Fenología de la reproducción y exposición a ácaros hematófagos en dos lacértidos mediterráneos

Published: 28 May 2024| Version 1 | DOI: 10.17632/bc6zphghvz.1
Rodrigo Megía Palma,


The theory of vital strategies postulates that the energy available to individuals is finite and that it is adaptive to prioritize those vital processes that allow maximizing biological efficiency. Reproduction is the fundamental piece of this theory, since through its direct action individuals leave offspring and therefore reproducing is a priority over any other vital process. However, it is energetically very demanding and can produce costs in other important processes that are also energetically demanding; for example, the maintenance of the immune system and other antiparasitic mechanisms. We have tested this hypothesis by analyzing the correlation between the phenological patterns of investment in reproduction of two lizard species with different ecological habits and the seasonal variation in the number of mites that parasitize them. Some interspecific discrepancies were found in the phenological patterns of parasitization, where the species that prefers wetter microhabitats had a higher prevalence and number of mites and these increased from April to July. Additionally, gravid females of the species that prefers drier environments had as many mites as the first species, suggesting that they might select wetter locations during egg formation. However, there was no significant relationship between seasonal variation in the number of mites and reproductive phenology in males. Therefore, it is unlikely that investment in reproduction increases susceptibility to mites in these two lizard species.


Steps to reproduce

We performed the statistical analyzes in Statistica 12.0 (StatSoft, Hamburg, Germany). To compare mite prevalence between species, we used a Chi-square test. For mite counts, the four models carried out fit best with a Gaussian distribution of the residuals after transforming the mite data using decimal logarithm. In the first model, which analyzed the total data (N = 220), the factors month, species and sex of the lizards were included as predictors. And interactions between month and sex, month and species, and sex and species were included. Three more models were carried out to analyze the variation in infestation intensity in relation to the reproductive investment indicators used. In the case of females, the data from both species could be analyzed together (n = 117) since the pregnancy status was the indicator used. The model was controlled by the factors month, species and pregnancy status. The interaction between pregnancy status and species was included to check whether the number of mites is influenced differently, depending on the species, by pregnancy status. Body length was included as a possible confounding variable. In the case of A. erythrurus males (n = 28) the mites were modeled including month as a factor and testicular width as a linear predictor. In the case of P. algirus males (n = 75), the mites were modeled also including the month as a factor and the extent of nuptial coloration group in which they were assigned as a categorical predictor.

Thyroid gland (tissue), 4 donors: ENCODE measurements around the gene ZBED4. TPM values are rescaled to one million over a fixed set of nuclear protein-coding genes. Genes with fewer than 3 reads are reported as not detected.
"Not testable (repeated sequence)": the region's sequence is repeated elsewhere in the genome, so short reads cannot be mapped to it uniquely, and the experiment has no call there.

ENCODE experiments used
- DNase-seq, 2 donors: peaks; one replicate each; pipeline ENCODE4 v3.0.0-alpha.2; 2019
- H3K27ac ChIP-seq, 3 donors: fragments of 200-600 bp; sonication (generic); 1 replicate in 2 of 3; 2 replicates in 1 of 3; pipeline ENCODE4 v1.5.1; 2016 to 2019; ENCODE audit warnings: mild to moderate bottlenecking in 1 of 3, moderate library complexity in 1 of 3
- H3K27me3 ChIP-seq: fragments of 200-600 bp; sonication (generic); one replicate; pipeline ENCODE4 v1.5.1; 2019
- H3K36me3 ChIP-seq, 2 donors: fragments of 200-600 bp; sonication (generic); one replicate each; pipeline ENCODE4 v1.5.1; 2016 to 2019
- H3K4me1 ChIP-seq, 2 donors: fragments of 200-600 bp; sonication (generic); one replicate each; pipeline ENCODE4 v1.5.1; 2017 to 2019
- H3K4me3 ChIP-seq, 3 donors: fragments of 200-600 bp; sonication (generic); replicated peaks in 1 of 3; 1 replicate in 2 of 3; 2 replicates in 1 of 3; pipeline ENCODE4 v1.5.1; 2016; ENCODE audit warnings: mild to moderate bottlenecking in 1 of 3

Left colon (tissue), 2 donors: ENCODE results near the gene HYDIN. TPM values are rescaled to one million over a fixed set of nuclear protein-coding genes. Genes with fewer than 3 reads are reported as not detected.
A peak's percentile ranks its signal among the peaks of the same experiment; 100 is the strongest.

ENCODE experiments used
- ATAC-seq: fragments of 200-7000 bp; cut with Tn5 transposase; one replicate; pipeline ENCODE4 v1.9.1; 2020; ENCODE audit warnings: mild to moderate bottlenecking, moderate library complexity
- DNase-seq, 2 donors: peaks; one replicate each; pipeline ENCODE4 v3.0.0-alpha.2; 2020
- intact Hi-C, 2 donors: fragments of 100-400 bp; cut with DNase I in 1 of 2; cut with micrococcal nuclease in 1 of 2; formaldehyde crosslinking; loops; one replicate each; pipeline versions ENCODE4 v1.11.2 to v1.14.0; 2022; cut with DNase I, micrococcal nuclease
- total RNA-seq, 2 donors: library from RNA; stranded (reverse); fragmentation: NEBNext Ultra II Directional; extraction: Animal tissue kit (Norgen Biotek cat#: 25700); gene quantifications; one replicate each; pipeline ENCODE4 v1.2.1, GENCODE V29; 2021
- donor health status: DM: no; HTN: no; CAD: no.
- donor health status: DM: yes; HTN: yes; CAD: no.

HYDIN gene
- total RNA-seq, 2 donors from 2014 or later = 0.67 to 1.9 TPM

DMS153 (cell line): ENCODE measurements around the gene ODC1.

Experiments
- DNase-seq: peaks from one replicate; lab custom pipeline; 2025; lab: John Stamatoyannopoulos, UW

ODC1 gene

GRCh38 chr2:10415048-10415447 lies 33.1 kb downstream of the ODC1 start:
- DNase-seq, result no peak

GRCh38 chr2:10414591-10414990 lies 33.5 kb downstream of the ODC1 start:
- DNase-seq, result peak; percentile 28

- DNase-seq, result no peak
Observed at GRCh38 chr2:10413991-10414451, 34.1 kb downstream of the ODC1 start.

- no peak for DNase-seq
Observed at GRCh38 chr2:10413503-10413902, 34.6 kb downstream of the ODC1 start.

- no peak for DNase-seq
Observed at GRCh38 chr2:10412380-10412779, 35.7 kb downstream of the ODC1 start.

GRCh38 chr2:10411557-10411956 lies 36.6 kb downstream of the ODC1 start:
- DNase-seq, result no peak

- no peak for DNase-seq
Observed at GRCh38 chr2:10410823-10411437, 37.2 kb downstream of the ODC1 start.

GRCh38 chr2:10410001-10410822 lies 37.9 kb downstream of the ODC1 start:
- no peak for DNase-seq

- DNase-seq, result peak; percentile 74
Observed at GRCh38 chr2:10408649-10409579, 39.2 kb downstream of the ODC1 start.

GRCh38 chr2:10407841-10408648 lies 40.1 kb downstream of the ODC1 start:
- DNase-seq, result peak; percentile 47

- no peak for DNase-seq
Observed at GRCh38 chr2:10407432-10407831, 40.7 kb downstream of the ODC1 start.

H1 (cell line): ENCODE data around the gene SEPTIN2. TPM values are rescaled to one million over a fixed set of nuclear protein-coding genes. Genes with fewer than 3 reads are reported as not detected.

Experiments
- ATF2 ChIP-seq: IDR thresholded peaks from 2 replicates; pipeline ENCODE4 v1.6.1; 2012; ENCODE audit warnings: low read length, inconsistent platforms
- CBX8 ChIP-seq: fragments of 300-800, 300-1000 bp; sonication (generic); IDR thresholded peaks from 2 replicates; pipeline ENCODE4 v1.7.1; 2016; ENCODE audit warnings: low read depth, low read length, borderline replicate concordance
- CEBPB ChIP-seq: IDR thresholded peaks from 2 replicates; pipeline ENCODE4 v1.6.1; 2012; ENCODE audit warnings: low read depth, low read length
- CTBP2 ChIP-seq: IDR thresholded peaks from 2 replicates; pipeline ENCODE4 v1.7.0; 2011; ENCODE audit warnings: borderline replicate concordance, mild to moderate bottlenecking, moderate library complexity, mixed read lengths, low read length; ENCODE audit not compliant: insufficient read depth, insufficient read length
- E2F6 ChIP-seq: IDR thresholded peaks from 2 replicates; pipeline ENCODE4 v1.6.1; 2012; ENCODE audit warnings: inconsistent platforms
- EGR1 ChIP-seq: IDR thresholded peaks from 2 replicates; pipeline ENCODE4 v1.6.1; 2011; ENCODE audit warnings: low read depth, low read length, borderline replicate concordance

Universidad Complutense de Madrid, Universidad de Alcala de Henares Facultad de Farmacia


Zoology, Reptile, Animal Parasitism, Animal Reproduction, Mite, Ectoparasite, Phenology


Fundação para a Ciência e a Tecnologia


Comunidad de Madrid

2018T1/AMB10374 & 2022-5a/AMB-24242